The Mississippi Agriculture and Forestry Museum has created a small country town to take visitors back in time.
Old gas station at the museum.
The ginner could watch what the engine room mechanics were doing through this opening at the Bisland Gin.
The engine room at the Bisland Gin.
A Gullett gin stand.
Bob Stanley, with the Cotton Board, runs a stand through the paces.
Side view of the gin stand.
Bob Stanley makes sure cotton flow stays uniform.
A flywheel of the 1929 engine.
The whistle at the Bisland Gin.
The cooling tower for the water-cooled engine that runs Bisland Gin.
Metal bands for securing bales of cotton.
The bale press at Bisland Gin.
Wrapping a bale at the Bisland Gin.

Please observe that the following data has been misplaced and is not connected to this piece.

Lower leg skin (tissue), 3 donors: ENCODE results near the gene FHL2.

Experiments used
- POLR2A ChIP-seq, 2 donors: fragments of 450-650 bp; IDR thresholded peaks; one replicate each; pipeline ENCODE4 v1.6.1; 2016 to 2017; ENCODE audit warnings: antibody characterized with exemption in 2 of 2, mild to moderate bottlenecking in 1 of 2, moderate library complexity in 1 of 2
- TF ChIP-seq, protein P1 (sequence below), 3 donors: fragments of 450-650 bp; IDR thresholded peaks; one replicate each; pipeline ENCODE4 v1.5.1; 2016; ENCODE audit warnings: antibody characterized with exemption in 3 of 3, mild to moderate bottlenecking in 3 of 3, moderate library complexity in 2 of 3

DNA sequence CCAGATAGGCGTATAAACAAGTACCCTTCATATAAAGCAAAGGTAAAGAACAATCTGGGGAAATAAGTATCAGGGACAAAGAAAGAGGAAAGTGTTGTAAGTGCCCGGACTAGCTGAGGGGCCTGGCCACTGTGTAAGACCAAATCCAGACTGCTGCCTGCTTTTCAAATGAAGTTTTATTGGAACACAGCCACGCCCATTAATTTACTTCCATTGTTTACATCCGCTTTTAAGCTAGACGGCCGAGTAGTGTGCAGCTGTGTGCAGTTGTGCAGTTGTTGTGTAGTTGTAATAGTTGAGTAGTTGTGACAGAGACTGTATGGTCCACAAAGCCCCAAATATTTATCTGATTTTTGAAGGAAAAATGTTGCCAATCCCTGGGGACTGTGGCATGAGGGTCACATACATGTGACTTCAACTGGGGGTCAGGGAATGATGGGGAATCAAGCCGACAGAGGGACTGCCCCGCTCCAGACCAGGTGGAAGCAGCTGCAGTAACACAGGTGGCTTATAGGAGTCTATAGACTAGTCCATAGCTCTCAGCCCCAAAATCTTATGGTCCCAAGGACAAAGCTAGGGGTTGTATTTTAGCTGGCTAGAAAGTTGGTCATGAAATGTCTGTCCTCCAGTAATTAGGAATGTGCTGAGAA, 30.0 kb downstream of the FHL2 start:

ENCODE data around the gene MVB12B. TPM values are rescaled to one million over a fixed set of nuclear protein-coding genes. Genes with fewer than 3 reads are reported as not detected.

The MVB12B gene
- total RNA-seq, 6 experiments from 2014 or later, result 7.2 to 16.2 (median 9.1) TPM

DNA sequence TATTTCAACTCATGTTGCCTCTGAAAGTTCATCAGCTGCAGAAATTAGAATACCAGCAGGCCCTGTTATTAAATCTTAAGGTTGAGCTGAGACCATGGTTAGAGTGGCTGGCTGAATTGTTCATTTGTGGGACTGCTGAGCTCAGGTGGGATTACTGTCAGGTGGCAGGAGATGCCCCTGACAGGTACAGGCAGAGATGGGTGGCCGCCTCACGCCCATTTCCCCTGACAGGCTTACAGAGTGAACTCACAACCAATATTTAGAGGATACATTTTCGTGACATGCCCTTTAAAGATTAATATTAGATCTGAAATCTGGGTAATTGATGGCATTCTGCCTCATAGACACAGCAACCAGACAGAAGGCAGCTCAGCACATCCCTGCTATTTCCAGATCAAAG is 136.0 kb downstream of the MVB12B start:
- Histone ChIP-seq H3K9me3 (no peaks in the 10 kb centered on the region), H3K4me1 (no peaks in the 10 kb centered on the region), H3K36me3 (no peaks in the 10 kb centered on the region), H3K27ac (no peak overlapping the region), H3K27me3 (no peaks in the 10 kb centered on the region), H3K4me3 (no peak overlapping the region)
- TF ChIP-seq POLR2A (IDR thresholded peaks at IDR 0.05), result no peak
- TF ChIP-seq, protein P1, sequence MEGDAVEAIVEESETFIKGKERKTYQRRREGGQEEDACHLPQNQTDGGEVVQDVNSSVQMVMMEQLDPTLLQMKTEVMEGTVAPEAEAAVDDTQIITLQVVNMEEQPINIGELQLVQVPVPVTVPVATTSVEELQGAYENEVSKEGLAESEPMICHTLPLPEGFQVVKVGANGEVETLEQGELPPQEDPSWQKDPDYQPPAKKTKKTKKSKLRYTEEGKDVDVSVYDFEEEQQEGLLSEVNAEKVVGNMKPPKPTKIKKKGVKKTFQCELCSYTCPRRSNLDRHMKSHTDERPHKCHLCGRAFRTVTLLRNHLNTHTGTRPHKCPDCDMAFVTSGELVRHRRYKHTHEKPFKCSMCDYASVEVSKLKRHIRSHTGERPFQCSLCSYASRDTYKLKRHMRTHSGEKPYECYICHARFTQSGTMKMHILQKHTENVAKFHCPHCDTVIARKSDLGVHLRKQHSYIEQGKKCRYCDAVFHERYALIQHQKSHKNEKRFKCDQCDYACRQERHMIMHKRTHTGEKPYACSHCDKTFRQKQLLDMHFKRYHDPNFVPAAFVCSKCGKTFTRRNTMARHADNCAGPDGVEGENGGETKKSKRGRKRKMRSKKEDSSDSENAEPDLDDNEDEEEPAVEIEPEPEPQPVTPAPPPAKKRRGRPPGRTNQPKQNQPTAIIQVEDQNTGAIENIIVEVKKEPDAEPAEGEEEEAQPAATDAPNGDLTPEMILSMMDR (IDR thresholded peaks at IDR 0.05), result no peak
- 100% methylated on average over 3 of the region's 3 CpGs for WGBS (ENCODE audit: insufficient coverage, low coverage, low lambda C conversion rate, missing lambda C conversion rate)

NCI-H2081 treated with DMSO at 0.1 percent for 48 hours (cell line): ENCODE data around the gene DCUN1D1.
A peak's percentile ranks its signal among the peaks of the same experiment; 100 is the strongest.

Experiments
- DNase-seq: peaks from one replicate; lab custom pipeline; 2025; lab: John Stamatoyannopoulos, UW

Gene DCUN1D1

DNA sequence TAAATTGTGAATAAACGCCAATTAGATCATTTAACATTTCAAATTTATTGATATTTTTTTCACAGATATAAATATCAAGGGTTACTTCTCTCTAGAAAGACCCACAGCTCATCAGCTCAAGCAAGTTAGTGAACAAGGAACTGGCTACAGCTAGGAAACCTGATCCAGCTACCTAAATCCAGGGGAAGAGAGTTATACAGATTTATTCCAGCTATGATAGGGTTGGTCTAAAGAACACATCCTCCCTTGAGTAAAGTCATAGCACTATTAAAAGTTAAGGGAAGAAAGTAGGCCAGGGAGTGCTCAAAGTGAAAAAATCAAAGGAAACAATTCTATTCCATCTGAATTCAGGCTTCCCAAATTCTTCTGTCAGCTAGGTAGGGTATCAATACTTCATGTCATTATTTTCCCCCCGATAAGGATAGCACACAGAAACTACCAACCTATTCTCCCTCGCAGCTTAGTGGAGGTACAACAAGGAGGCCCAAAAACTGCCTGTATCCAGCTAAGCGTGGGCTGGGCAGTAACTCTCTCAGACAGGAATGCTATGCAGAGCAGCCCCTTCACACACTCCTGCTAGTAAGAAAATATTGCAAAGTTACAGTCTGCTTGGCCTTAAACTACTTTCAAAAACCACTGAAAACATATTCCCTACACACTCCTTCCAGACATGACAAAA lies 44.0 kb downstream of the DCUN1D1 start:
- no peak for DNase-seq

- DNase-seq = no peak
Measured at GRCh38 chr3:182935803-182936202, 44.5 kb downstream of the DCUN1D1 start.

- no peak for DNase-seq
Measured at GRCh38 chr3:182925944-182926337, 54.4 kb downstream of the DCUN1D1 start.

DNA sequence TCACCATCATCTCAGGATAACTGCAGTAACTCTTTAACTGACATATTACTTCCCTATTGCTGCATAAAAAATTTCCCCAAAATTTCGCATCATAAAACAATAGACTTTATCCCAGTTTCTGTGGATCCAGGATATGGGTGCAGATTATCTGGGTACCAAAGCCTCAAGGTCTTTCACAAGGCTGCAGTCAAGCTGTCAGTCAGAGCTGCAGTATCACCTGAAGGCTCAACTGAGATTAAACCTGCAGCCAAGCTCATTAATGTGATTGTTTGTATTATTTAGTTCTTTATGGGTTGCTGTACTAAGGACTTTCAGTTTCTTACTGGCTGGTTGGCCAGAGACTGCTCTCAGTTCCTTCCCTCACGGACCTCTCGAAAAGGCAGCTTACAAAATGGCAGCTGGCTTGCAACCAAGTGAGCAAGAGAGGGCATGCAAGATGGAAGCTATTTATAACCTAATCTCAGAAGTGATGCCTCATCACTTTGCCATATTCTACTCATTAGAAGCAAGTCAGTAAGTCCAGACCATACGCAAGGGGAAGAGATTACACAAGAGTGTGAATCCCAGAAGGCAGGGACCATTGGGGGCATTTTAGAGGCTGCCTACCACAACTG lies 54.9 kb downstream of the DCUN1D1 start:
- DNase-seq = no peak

Ginner Fred Temple places bands around a bale.
The bale is ready to be shipped.
Next destination, the bale chute and to a waiting wagon.
Bob Stanley, left, and Thomas Hairston, at the bale press.
Peter Hairston, former business manager and a partner at Midnight Gin, takes a turn at the suck pipe.
The gin stands were manufactured by Gullett Gin Co., of Amite, La.
Another look a the gin stand.
From left, Robert Hairston, Peter Hairston and Thomas Hairston were on hand to watch the gin run cotton that Thomas had picked with a one-row cotton picker.
The gin has three Gullett Gin stands.
Cotton coming out of the battery condenser.
Steps in the ginning process.
The seed house at the Bisland Gin.
Delta Farm Press